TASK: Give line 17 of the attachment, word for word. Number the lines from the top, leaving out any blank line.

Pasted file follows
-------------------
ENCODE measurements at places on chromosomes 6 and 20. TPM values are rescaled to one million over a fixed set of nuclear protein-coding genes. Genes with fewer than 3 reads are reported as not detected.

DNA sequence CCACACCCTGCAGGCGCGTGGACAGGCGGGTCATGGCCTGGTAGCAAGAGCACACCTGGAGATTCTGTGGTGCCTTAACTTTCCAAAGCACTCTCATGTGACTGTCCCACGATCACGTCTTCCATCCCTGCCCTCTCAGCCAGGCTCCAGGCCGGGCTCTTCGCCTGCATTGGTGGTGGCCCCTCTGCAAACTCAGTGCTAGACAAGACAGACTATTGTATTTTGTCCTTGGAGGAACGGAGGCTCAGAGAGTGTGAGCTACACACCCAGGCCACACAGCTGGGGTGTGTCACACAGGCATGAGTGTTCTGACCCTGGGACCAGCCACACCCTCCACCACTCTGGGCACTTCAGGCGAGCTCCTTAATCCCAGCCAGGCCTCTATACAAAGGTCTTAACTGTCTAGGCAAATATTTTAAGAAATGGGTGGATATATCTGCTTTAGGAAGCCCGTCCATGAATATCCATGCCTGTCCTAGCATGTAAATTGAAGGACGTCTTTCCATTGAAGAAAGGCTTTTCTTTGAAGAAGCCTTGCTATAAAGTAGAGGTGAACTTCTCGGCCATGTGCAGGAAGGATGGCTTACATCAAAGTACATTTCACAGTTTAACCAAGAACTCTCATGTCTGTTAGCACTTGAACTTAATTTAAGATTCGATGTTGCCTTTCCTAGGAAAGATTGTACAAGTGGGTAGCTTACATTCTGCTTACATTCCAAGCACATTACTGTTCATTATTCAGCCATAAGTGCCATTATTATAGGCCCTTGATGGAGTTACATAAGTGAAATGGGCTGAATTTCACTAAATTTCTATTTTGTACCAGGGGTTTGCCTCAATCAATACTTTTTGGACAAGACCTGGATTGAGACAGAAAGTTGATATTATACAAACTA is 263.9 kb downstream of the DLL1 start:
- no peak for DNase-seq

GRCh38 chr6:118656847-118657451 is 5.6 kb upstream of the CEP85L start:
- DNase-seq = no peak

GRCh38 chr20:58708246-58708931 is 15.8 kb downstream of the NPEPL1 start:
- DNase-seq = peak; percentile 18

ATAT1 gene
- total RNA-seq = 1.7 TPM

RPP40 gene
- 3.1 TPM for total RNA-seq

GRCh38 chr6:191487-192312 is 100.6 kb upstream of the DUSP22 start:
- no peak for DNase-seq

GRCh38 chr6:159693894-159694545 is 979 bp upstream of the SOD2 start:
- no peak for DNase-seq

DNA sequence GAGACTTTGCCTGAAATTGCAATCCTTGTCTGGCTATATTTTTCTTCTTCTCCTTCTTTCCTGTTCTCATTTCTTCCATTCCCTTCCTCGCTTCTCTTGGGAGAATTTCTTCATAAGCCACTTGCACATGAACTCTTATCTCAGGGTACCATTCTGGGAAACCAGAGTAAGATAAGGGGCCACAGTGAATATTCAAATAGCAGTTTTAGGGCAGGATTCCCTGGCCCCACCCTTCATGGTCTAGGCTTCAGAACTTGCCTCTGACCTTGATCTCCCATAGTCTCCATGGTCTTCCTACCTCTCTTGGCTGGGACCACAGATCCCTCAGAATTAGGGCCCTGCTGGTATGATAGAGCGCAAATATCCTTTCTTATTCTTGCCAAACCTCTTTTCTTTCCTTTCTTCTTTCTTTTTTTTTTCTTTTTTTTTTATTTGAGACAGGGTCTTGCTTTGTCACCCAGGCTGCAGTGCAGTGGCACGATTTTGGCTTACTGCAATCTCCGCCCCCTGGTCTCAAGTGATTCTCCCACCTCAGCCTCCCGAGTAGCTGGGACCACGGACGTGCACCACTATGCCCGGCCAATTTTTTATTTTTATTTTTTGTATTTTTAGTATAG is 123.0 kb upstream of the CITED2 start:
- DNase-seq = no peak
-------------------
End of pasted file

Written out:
- DNase-seq = no peak